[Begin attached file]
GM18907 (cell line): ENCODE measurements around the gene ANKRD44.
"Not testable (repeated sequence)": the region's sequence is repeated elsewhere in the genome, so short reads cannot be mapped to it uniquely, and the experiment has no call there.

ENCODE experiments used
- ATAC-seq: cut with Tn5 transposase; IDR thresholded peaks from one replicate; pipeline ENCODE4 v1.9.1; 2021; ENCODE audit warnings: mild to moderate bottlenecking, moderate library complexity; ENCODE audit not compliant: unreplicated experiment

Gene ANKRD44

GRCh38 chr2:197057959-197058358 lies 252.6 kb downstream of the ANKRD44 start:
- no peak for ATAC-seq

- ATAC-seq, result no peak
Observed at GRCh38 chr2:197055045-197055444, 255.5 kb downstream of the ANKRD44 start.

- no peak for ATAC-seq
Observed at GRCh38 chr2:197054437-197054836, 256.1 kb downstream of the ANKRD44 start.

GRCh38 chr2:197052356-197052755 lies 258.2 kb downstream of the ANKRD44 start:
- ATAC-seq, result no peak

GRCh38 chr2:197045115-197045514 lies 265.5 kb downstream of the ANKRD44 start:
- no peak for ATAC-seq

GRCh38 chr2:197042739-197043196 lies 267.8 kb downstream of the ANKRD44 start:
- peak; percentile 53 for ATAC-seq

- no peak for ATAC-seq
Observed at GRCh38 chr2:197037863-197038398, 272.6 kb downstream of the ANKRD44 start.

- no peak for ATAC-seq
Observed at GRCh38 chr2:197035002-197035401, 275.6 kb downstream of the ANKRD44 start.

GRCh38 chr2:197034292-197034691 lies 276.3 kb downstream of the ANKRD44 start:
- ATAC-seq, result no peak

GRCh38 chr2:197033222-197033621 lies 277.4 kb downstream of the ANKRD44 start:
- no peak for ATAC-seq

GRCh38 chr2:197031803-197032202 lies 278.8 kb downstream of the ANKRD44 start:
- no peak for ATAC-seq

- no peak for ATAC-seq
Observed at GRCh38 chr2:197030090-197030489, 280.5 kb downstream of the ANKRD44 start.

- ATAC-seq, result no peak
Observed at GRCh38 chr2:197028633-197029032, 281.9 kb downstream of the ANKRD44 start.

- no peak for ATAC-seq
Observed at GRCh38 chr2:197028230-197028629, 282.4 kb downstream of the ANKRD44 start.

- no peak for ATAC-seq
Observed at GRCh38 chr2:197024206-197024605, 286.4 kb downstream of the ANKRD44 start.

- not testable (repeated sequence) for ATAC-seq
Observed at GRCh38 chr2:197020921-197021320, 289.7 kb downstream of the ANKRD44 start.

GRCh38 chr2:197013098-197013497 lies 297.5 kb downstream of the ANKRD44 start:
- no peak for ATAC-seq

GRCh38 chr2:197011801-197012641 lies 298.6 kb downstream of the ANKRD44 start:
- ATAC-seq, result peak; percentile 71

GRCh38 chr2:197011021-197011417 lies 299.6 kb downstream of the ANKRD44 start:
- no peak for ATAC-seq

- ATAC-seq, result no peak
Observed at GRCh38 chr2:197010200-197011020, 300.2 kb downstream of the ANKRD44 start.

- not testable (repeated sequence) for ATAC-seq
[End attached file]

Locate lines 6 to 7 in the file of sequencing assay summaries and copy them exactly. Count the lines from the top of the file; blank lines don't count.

GRCh38 chr2:197057959-197058358 lies 252.6 kb downstream of the ANKRD44 start:
- no peak for ATAC-seq